Because the FOBT told me that until I was thin, I could never succeed. At anything. Even things that should have been unequivocal successes. Until I was thin, they fell onto the Failure side of my tally sheet.
So tonight, as I counted my not-perfect Christmas day as a success? I realized that it comes down to the same thing – having realistic expectations. It’s about deciding that “good enough” is actually, y’know… Good. Enough.
I had a good Christmas, regardless of the imperfections. And I learned some things about my kids and myself, and Mr. Thorn and I talked about what we might like to try to make next year even more enjoyable (note: NOT “better” in some freaky Competitive Christmasing kind of way, but actually more relaxed and y’know, enjoyable). And I found another reason to be glad that I’ve learned to make peace with myself, and another reason to be grateful for FA and the FA community (I lurk, even if I don’t comment much!). Which kind of makes it a pretty great Christmas, all in all.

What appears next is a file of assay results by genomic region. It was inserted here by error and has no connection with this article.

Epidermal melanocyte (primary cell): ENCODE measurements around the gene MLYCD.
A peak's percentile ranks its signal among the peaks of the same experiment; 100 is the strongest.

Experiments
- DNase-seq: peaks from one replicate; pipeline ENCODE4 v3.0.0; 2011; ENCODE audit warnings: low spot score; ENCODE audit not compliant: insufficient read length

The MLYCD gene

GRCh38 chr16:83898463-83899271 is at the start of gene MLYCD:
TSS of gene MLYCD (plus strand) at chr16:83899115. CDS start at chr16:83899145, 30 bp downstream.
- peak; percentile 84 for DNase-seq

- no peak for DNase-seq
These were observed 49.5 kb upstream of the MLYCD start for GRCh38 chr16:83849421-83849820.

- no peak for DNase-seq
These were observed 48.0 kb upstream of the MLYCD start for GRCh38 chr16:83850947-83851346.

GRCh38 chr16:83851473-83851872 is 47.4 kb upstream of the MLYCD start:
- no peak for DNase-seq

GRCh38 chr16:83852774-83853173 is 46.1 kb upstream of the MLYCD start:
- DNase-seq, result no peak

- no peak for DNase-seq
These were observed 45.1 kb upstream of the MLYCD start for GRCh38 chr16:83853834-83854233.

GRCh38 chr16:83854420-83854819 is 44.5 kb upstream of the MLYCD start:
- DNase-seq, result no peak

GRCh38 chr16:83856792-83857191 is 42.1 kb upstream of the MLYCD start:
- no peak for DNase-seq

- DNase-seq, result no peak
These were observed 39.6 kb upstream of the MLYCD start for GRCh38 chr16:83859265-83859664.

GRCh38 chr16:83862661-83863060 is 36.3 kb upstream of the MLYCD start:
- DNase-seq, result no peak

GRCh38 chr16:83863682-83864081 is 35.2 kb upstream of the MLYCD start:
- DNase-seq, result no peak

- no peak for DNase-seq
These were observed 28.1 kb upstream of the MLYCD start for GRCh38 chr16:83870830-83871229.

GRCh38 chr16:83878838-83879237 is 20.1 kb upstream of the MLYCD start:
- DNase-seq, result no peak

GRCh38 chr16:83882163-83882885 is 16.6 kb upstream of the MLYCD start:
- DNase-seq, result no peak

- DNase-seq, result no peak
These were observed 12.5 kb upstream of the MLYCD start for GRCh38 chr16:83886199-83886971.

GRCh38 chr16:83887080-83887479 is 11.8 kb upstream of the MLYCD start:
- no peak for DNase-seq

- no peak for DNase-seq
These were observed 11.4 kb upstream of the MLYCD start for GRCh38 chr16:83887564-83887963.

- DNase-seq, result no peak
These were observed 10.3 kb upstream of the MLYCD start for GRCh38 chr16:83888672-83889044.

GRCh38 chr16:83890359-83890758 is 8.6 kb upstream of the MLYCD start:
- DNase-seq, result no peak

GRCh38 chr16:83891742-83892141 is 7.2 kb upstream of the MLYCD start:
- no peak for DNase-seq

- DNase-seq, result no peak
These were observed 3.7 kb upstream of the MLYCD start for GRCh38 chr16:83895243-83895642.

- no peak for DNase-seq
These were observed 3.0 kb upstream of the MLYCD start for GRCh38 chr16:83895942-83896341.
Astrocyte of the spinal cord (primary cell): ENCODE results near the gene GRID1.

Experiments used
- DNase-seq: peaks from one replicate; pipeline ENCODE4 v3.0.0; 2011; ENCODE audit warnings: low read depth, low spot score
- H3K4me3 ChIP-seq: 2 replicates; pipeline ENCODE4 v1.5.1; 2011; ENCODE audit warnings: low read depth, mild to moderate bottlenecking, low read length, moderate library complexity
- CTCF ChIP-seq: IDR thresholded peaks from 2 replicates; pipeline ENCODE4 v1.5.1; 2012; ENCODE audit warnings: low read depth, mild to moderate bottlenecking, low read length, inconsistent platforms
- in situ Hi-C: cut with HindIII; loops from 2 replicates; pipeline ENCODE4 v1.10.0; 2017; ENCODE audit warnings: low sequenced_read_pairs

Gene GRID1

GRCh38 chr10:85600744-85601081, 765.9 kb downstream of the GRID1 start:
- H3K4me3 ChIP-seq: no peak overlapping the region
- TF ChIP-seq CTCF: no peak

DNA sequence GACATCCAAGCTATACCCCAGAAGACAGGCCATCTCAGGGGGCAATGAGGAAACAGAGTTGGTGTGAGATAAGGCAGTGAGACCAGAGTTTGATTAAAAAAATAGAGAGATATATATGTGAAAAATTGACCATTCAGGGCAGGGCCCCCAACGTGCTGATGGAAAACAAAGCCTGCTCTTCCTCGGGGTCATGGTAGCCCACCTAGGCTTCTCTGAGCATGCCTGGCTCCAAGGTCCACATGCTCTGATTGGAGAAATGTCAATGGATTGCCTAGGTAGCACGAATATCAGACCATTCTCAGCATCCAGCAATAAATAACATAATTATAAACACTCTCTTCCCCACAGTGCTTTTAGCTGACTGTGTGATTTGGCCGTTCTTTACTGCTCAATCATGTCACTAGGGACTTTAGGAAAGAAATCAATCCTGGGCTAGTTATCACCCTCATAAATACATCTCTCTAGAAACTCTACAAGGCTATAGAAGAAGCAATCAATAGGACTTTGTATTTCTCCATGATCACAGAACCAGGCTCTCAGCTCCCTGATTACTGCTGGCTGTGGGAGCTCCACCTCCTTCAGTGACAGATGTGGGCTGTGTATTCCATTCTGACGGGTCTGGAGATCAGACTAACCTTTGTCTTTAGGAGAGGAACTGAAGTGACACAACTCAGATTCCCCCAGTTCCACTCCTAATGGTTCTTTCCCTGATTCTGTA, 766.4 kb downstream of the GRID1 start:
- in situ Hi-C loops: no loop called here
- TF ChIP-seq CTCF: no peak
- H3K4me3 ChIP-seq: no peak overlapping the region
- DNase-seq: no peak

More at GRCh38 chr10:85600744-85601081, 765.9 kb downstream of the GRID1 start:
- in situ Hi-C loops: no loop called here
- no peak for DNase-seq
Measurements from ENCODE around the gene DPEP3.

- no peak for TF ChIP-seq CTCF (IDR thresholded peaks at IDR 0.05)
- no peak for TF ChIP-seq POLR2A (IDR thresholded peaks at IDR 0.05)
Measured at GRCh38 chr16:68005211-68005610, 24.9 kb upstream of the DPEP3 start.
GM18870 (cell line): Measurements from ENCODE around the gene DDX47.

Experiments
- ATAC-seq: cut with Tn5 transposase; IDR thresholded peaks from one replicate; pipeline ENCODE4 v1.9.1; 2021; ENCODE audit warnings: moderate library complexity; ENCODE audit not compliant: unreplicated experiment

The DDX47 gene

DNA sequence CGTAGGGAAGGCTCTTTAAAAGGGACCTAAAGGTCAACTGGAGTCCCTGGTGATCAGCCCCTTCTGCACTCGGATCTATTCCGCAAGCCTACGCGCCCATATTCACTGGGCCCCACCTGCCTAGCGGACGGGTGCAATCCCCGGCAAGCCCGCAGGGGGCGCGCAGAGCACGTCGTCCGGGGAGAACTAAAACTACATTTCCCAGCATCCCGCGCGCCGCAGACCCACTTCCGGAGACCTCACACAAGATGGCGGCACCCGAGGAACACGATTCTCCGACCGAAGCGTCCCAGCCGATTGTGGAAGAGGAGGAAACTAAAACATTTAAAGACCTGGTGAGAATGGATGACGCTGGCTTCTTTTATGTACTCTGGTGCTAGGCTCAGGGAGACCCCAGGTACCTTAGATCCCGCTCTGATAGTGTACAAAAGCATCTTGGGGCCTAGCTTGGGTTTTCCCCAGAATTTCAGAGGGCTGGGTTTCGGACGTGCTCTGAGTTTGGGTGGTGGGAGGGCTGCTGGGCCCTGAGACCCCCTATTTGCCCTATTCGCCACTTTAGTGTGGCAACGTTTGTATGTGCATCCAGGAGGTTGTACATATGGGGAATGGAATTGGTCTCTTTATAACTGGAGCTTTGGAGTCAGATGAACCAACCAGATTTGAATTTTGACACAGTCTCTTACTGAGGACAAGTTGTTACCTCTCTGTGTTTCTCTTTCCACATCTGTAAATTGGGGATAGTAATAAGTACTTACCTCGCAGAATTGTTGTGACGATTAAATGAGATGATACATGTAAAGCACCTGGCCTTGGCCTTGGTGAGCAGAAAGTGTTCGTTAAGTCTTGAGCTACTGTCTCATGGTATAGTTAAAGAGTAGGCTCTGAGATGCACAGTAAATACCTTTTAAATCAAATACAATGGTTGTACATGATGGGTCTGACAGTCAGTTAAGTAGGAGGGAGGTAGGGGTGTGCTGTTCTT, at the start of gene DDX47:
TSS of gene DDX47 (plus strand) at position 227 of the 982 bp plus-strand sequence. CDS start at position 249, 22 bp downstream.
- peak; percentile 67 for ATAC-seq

Whether you celebrate Christmas or not, I hope everyone had a Good Enough day today.
Hey y’all – I know I haven’t updated in forever. Life has been… complicated.
Basically, I’m dealing with my twins starting preschool, and being given “an educational label of autism” which is not the same thing as an autism diagnosis from, say, a medical professional. However, there is a strong correlation between the two. At the very least, we’re dealing with Pervasive Developmental Delay (PDD), and I have evaluations for them scheduled to see if they really do fall on the autism spectrum, and if so where, and what do we do with that information, whatever it may be.
The kiddos are going to preschool on alternate days right now, which seems to be working out well for them, and well for the school staff, and pretty much great for everyone but the mom (that’d be me), who was kind of counting on preschool representing little patches of Me-Time on a regular basis, for the first time in four years.